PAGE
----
Venice Under Water

One who describes organic tissues; an histologist

Anatomist who specializes in the microscopic study of animal tissues

1. A specialist in historiography
2. A historian, especially one designated by a group or public institution
3. A person who is an authority on history of some institution, country, etc. and who studies it and writes about it
4. Etymology: 15th century Middle French historiographeur, from Late Latin historiographus, from Greek historiographos, from historia + graphein, to write

As a fan of all things Venice, I started calling myself a Venice Histographer based on my particular interest in historic photos of Venice. Articles about Venice. Movies shot in Venice. Anything and everything Venice.

But I should rightly refer to myself as an Historiographer. Especially the "graph" part, meaning anything visual. Not some bonehead describing organ tissues. [No offense intended.] Just wanted to set things straight. So now that that's settled, I'll explain why this came about.

During a recent discussion with some local friends at the Farmer's Market, I found out that another neighbor claimed to have some old photos of Rialto Avenue under water. I just had to see them!

I was able to meet up with Tom Walker, who'd lived on Rialto in the mid-50s, now resides on Superba, and had the photos. Yes, indeed, water up to the tire tops, a boat gliding by. Way cool. I was impressed.

And those images brought to mind a couple other Venice flood photos I'd gathered in the past. I asked Tom when he thought these photos had been taken. He responded, "I lived at 504 from 1955 to 1960. From 6 to 12 years in age. I think the flood happened in either 1955 or 1956." I knew that another photo I had showed a view of a swamped Abbot Kinney Blvd., dated 1954. And another was a newsphoto showing an aerial photo of "Venice reverting to its former state, representative of all Southland lowlands in the path of the flood." Penciled in was 3/38. So now I really had to find out more, if at least for Tom's sake.



"Nature in an angry mood yesterday made Venice a place of desolate canals over which boatmen wound their way on missions of rescue to thousands of flood-trapped residents.

The boatmen — mostly lifeguards of the city playground department — rescued men, women and children who no longer felt safe in their swamped homes.

Refugees were taken to relief stations set up by the Red Cross, the Salvation Army and the police department. In each of these stations they were given changes of clothing, food and then provided with shelter, either by arranging their transportation to homes of friends and relatives or by furnishing it in near-by hotels and apartment-houses.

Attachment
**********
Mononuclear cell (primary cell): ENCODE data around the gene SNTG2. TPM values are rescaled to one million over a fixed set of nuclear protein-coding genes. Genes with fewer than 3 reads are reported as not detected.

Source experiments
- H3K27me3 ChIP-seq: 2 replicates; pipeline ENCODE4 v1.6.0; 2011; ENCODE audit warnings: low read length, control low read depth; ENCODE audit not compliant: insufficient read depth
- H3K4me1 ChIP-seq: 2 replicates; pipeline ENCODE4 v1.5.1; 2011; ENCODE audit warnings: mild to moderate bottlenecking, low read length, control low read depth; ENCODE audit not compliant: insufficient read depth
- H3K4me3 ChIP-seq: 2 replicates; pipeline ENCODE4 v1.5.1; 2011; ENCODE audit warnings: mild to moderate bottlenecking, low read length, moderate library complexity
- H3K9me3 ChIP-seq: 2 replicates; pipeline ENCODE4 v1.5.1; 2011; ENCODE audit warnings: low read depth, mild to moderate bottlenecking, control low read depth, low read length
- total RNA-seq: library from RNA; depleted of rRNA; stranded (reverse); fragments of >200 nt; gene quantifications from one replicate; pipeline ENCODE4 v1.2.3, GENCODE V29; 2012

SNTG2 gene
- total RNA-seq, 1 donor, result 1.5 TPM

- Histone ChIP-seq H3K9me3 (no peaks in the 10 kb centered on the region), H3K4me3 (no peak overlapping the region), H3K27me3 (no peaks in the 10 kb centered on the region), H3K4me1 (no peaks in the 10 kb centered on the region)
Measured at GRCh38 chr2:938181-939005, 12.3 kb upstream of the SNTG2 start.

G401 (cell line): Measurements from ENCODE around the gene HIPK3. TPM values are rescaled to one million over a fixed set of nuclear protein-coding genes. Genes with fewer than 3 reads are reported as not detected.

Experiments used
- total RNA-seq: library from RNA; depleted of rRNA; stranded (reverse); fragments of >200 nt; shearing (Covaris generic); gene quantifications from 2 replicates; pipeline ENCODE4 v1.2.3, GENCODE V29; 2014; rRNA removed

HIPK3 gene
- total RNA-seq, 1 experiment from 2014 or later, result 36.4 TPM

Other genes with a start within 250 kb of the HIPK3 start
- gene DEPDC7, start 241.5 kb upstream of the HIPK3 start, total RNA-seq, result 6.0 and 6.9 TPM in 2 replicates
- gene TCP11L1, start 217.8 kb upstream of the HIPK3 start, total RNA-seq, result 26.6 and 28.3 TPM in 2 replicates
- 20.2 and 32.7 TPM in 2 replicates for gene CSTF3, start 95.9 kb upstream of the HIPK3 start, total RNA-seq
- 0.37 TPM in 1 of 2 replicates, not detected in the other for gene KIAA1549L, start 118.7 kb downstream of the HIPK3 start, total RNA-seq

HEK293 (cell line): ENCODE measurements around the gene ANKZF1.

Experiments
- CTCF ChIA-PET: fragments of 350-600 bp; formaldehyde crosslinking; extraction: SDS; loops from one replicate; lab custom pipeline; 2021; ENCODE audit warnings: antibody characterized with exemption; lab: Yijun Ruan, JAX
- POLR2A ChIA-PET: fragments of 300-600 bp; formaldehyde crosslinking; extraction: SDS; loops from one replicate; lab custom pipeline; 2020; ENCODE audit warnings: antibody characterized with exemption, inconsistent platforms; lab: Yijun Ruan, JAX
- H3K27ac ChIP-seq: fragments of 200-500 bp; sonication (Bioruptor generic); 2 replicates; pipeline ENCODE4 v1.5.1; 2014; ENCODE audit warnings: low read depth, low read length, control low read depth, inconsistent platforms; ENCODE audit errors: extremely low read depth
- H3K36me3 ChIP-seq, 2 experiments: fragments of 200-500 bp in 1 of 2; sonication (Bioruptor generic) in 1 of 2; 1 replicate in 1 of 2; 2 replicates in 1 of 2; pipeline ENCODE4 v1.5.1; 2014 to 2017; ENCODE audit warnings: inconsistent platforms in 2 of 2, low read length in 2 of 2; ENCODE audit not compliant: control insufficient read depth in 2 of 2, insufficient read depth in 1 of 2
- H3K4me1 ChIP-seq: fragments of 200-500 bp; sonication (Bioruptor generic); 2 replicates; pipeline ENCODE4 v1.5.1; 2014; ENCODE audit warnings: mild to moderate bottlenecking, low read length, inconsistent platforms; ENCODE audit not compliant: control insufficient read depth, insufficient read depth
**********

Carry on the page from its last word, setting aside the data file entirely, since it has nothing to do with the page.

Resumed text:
Some 800 men, women and children went through this evacuation process between the early hours of yesterday and the late evening. The evacuations in all cases were made voluntarily.

Every department of the Salvation Army has been commandeered to serve flood sufferers in Venice and Inglewood, which are among the hardest hit by the floodwaters.

Officials estimated that 1500 homes in Los Angeles county, including 250 in Venice, were rendered uninhabitable by the recent floodwaters. Many of these, however, they said, can be repaired.

Clothing, bedding, shoes, furniture and all other necessaries have been made available to those who have been rendered homeless. The entire trucking equipment of the Southern California department has been placed at the disposal of sufferers.

Brig. Sturm asks that the public go to the rescue of the social-service department of the Salvationists, in providing articles of wearing apparel, as well as furniture, to replace that which has been ruined in the floods.

At Venice work has been going on for twenty-four hours. Adjt. Frank Gartrell, officer in command, has turned his hall and equipment into a relief station and is providing for all families from the lowlands.

The area actually under water is estimated by Venice police as eight square miles. It began at Trolley Way and went south to Venice Boulevard and north to Brooks Avenue. From Venice Boulevard it extended south to Mildred Avenue, then east to Washington Street (Abbot Kinney today) and south again to Strong Drive and then west (?) to Lincoln Boulevard, which was under water from Rose Street to Broadway.